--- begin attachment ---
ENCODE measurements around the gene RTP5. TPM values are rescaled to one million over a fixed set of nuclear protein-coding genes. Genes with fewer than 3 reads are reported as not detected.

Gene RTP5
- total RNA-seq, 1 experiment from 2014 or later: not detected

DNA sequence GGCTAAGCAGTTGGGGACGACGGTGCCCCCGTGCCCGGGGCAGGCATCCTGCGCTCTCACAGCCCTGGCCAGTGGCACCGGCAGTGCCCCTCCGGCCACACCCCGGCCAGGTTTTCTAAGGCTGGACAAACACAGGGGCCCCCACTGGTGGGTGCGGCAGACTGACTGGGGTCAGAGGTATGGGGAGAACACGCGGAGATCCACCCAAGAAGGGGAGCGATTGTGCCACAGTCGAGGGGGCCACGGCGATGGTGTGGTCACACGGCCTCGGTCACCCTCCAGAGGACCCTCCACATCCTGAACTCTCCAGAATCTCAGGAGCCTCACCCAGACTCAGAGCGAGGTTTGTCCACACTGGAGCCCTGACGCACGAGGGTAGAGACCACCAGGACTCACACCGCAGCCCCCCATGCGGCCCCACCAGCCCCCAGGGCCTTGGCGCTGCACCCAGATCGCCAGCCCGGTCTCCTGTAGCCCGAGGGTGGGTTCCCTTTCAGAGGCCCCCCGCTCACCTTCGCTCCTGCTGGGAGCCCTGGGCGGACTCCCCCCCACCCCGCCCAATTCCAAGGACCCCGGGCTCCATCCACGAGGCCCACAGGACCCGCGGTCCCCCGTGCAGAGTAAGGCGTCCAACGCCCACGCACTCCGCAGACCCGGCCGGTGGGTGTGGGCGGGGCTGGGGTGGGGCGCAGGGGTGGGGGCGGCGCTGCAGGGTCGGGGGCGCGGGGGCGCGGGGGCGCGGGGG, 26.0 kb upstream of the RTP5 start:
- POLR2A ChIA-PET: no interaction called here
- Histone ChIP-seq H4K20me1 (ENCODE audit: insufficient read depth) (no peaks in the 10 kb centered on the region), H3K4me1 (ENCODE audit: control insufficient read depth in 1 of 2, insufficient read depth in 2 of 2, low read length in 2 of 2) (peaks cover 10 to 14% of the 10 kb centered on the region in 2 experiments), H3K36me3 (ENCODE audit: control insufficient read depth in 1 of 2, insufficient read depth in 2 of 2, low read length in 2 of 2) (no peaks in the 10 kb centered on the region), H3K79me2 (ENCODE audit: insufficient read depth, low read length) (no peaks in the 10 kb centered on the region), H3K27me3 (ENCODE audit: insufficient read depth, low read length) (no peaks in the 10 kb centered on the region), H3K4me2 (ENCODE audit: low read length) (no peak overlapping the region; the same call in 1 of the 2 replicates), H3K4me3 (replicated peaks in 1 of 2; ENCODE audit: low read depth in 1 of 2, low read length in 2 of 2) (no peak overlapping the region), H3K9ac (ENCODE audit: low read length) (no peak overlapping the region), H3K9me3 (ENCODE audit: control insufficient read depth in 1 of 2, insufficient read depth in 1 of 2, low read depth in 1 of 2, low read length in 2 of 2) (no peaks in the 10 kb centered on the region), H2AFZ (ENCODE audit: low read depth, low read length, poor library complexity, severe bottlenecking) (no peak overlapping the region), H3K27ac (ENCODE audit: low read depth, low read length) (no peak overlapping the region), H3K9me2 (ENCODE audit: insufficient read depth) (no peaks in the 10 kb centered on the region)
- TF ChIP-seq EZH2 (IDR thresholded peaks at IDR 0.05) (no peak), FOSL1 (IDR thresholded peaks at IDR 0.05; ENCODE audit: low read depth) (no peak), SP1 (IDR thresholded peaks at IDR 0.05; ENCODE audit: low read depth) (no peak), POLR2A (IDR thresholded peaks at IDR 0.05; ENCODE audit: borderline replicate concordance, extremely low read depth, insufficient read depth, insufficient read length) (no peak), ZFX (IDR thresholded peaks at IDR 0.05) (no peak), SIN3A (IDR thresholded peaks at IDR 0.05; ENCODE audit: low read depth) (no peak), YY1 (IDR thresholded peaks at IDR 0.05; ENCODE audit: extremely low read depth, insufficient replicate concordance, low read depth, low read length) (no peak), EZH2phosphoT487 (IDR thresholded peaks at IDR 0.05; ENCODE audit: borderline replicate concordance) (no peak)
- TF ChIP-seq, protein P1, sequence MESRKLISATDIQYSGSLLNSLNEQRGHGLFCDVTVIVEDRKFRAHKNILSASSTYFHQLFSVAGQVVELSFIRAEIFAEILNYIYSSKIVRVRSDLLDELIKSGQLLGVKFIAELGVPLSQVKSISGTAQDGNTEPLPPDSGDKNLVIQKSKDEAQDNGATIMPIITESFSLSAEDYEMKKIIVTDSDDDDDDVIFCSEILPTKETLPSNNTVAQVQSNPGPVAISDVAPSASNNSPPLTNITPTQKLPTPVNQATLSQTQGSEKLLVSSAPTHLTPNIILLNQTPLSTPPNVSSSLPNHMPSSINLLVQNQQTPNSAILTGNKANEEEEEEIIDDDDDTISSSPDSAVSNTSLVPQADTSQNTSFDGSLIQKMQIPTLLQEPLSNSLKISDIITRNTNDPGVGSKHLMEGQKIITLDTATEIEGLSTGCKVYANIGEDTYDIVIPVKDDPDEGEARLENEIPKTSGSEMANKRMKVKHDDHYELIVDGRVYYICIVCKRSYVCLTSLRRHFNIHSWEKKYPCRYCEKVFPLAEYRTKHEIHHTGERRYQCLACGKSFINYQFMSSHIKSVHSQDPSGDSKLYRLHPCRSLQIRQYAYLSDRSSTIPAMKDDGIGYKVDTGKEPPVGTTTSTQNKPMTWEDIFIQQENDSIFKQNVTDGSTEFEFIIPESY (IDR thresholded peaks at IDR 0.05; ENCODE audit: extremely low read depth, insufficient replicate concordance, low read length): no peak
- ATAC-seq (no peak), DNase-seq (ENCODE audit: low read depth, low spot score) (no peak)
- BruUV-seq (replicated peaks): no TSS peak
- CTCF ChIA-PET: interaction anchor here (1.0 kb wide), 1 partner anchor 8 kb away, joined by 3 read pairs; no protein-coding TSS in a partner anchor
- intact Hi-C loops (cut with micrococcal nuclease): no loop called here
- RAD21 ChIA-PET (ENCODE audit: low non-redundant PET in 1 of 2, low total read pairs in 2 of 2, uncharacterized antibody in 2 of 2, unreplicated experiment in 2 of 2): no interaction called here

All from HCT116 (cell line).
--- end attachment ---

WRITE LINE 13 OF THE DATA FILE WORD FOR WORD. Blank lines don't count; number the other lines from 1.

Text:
- RAD21 ChIA-PET (ENCODE audit: low non-redundant PET in 1 of 2, low total read pairs in 2 of 2, uncharacterized antibody in 2 of 2, unreplicated experiment in 2 of 2): no interaction called here